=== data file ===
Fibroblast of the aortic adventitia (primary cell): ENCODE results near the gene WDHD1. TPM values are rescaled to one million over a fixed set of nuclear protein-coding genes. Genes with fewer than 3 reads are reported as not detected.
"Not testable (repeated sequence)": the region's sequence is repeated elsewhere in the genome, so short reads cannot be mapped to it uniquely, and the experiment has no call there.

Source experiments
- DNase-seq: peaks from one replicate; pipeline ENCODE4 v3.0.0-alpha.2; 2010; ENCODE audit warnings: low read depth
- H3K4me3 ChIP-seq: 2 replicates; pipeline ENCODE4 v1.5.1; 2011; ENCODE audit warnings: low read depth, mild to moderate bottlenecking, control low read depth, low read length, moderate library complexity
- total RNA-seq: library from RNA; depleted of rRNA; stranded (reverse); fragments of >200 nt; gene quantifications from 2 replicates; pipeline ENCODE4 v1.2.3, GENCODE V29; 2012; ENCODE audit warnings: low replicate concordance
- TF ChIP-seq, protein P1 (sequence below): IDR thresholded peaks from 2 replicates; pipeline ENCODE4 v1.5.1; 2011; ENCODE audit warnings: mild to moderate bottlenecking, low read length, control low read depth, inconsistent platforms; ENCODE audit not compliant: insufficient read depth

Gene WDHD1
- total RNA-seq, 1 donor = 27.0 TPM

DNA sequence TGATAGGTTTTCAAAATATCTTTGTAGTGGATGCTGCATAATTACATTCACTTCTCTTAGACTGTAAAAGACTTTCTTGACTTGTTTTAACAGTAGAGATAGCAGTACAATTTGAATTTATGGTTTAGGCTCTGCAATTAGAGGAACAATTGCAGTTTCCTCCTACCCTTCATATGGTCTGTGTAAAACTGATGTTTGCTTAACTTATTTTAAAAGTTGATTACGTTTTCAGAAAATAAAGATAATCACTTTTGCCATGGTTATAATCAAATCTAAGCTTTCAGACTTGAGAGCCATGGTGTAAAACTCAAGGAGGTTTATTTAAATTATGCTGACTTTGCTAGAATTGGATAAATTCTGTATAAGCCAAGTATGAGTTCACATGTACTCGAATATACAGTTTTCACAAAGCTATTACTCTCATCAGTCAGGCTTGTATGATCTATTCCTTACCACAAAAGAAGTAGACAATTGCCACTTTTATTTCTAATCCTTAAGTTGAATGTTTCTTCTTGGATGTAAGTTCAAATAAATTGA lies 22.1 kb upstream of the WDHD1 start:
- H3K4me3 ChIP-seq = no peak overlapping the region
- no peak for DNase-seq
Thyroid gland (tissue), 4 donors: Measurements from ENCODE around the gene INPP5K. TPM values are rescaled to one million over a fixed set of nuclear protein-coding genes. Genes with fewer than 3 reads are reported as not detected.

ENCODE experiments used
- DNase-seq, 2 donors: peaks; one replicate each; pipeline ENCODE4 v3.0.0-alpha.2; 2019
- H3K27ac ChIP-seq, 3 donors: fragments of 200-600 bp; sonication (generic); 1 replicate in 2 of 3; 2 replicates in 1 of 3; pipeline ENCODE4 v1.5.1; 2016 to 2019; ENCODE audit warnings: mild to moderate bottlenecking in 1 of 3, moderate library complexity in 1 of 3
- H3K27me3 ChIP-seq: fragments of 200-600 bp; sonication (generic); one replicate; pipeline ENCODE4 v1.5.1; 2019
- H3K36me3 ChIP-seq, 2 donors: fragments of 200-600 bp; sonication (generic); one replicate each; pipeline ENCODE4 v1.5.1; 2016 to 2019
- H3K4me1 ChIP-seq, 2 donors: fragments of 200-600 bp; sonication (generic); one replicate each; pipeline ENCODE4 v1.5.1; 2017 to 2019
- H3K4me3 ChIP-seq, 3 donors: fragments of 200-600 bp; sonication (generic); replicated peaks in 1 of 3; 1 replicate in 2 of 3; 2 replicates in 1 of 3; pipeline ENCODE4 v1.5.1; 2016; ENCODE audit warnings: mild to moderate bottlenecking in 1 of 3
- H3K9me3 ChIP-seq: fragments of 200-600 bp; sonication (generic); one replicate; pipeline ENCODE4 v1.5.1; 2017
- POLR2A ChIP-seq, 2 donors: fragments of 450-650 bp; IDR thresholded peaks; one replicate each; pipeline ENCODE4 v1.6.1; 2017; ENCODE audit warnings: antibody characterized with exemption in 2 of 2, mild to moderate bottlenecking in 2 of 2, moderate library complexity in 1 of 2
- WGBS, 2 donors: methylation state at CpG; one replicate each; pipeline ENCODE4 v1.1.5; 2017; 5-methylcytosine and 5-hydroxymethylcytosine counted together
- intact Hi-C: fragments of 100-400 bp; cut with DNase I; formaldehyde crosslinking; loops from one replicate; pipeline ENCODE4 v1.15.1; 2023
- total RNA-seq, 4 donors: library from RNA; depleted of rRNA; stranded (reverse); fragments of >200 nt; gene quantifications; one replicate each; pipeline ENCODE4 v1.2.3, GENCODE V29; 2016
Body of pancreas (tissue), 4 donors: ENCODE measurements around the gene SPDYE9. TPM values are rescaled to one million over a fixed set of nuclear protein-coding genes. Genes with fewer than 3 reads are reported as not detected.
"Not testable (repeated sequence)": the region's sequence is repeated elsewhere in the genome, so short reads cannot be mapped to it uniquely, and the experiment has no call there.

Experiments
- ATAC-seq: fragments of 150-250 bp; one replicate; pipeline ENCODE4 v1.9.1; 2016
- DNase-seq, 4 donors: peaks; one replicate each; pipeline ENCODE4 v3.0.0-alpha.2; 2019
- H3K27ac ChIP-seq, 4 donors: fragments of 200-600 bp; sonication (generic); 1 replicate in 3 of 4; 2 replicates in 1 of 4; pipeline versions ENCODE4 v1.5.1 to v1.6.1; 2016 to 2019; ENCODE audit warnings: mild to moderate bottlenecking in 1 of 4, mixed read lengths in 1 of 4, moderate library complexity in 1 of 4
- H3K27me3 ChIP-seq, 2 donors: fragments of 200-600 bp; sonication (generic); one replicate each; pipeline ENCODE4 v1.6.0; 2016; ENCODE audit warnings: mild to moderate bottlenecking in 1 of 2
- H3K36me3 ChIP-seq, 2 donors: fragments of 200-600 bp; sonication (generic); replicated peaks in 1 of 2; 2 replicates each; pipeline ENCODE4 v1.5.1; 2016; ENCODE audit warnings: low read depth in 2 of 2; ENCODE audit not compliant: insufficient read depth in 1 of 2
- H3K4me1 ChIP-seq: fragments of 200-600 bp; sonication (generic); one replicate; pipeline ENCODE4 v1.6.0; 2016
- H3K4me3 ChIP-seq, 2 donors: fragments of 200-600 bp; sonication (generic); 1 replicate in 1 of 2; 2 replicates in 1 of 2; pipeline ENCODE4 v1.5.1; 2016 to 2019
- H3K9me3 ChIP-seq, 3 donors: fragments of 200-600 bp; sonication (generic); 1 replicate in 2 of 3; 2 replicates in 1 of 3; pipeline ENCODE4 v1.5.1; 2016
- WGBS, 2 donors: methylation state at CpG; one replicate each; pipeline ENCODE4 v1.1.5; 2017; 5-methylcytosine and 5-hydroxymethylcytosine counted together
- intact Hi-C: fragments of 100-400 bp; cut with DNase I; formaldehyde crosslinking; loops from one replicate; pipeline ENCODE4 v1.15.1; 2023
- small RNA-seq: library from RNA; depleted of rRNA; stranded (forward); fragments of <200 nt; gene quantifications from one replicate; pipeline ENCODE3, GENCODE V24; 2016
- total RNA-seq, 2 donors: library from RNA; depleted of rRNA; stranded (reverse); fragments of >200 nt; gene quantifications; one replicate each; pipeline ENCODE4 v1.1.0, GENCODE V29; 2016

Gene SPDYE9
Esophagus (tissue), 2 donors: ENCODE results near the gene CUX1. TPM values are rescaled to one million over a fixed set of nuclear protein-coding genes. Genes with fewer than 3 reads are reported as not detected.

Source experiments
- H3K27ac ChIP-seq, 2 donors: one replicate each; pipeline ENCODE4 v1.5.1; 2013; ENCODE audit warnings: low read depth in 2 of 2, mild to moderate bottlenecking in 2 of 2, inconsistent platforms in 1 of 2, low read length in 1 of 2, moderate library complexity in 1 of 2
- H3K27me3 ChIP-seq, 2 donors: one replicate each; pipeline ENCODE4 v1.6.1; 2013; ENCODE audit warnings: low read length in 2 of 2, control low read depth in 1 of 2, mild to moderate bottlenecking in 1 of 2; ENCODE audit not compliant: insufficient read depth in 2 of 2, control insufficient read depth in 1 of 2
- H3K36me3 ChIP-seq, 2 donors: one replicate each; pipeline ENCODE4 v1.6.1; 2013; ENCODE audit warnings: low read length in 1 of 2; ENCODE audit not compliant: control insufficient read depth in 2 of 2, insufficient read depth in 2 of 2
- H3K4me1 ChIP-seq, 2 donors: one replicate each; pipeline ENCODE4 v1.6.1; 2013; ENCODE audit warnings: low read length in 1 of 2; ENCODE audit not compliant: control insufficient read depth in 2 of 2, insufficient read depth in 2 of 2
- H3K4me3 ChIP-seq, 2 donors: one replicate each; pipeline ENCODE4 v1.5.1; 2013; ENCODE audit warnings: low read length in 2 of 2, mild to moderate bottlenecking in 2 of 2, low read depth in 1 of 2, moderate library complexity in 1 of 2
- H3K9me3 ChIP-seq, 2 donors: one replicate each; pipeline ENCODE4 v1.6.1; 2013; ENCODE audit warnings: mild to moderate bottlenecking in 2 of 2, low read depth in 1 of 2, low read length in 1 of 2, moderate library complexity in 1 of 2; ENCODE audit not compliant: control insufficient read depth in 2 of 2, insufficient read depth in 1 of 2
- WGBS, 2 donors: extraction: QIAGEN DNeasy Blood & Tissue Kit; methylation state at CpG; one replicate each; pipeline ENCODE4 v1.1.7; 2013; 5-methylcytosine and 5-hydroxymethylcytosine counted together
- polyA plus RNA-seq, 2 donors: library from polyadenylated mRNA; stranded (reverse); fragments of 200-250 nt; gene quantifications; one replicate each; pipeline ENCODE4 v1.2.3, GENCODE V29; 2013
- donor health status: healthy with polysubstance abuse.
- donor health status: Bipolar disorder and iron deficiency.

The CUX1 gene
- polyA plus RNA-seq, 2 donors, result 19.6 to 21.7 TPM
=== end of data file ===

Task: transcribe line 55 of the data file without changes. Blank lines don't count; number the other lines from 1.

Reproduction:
- polyA plus RNA-seq, 2 donors, result 19.6 to 21.7 TPM